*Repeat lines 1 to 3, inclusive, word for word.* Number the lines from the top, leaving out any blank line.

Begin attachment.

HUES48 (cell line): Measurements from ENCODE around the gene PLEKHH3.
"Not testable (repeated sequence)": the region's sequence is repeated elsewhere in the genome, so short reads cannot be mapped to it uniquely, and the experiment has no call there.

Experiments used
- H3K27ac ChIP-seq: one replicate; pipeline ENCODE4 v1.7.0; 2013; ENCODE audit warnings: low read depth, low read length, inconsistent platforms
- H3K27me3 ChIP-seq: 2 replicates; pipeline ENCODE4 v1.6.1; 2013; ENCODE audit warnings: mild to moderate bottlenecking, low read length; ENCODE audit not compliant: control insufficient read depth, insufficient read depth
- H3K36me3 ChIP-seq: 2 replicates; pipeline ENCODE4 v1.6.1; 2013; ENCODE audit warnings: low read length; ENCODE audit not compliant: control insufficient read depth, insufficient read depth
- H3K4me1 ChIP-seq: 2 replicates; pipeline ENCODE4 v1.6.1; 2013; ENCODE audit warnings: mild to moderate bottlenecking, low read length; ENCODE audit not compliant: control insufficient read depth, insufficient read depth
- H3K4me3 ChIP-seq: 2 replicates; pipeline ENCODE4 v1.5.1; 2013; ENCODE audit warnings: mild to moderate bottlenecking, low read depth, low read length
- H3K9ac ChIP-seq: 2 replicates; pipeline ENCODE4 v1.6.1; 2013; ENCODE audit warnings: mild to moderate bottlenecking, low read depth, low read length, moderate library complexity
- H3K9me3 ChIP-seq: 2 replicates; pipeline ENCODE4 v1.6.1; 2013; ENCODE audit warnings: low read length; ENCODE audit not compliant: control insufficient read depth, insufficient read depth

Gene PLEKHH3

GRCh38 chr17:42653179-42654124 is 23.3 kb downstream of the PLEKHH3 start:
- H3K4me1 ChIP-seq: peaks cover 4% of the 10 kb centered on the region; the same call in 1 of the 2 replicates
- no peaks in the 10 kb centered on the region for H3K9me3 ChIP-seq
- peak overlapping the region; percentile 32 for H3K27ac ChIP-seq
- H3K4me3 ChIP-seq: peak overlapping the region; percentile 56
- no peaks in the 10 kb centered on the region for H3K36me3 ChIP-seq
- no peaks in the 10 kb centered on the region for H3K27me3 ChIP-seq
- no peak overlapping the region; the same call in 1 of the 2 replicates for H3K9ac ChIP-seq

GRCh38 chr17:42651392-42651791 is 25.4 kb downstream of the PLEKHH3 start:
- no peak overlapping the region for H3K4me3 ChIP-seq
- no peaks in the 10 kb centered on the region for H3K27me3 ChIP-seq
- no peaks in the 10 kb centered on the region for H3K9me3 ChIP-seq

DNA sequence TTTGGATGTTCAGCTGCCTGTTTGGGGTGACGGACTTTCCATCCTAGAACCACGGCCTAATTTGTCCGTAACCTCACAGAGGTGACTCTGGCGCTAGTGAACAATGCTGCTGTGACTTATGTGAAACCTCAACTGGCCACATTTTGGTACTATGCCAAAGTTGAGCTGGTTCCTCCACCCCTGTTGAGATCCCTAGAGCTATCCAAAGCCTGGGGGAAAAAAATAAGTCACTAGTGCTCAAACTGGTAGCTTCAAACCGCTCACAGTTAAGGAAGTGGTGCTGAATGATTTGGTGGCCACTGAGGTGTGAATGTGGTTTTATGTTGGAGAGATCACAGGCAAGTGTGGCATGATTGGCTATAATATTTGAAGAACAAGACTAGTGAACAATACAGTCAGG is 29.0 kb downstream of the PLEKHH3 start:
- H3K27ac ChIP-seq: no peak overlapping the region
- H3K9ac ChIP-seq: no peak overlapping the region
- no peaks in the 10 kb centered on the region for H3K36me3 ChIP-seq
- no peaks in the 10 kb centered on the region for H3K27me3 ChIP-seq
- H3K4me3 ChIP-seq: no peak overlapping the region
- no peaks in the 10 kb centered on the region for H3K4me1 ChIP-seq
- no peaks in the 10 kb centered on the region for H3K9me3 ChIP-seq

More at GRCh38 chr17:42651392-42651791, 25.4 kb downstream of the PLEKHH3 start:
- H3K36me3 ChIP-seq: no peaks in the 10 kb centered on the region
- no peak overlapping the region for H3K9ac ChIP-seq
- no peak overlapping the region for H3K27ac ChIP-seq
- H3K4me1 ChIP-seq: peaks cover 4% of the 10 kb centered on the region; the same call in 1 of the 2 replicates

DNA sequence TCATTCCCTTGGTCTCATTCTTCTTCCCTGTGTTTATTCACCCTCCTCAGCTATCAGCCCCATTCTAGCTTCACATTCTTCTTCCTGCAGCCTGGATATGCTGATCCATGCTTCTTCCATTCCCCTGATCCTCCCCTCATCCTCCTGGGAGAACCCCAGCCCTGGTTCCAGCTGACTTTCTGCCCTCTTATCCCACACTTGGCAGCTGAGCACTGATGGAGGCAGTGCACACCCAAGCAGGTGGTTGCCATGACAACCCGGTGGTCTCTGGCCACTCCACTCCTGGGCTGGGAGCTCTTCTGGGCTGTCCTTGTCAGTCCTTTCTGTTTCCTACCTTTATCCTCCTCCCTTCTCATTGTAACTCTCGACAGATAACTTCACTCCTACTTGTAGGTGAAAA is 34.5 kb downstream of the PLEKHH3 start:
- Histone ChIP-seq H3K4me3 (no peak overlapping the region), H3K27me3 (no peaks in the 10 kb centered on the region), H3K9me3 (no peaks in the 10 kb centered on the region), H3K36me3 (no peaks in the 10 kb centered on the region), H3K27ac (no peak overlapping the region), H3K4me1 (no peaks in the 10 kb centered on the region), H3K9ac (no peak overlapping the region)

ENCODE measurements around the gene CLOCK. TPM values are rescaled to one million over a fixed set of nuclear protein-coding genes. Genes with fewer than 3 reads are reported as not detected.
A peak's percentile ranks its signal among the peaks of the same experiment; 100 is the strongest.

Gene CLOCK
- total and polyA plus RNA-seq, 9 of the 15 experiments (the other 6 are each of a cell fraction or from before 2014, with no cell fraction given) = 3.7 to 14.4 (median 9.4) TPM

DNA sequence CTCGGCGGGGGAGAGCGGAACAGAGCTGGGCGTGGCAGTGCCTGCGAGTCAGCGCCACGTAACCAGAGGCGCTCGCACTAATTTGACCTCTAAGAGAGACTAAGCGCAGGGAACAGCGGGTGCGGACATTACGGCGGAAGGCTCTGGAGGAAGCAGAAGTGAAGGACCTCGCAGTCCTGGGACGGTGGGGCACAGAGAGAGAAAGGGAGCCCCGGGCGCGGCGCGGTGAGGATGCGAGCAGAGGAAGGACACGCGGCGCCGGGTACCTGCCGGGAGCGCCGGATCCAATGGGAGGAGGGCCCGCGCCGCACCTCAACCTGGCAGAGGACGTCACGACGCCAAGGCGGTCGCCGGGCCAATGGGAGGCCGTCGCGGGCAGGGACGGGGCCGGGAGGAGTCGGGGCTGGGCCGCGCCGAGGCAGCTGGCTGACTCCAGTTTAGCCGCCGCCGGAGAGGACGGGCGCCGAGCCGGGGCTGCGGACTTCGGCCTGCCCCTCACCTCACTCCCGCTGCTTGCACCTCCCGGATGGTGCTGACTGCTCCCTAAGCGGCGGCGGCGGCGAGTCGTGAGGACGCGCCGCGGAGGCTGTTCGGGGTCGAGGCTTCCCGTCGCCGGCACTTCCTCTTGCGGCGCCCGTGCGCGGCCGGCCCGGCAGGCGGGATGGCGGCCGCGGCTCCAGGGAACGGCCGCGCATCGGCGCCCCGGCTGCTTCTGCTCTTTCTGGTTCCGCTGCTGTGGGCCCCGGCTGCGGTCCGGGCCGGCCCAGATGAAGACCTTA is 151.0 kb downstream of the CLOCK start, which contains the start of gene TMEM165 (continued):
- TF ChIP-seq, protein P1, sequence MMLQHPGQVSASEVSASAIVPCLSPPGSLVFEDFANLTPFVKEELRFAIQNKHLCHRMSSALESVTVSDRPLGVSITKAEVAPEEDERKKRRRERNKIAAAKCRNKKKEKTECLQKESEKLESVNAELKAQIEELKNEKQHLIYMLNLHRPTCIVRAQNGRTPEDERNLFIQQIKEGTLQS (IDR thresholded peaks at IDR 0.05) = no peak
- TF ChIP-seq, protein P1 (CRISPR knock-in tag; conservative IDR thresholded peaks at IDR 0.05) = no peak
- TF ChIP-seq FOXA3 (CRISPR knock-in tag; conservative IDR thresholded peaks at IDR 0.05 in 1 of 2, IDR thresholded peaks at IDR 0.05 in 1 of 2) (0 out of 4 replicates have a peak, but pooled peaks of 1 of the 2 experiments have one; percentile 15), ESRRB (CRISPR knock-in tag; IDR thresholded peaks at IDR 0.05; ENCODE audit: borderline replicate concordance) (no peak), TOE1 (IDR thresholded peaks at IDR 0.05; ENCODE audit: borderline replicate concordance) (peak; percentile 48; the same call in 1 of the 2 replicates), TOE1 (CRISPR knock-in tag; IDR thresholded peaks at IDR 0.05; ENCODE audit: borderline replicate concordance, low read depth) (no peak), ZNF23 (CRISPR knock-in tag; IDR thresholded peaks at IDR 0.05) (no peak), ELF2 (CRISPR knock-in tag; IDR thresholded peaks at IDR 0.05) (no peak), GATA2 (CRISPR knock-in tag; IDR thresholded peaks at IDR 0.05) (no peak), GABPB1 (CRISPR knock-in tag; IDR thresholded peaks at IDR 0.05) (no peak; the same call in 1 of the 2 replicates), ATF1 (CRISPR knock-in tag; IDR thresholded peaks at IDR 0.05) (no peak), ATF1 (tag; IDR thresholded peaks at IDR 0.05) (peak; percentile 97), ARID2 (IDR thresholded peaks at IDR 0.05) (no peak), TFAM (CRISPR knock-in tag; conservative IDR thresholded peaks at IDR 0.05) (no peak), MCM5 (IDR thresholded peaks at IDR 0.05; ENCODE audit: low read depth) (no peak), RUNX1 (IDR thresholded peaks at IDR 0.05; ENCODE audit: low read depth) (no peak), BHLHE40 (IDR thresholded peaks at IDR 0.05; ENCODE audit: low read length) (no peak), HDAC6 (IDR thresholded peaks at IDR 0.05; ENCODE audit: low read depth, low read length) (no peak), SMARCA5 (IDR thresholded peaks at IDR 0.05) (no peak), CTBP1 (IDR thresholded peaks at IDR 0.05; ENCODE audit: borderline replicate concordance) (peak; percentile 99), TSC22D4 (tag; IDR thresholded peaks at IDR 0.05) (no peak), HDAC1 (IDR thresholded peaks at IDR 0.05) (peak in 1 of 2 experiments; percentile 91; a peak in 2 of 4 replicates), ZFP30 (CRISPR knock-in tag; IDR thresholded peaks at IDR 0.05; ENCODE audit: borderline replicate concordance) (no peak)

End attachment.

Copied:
HUES48 (cell line): Measurements from ENCODE around the gene PLEKHH3.
"Not testable (repeated sequence)": the region's sequence is repeated elsewhere in the genome, so short reads cannot be mapped to it uniquely, and the experiment has no call there.

Experiments used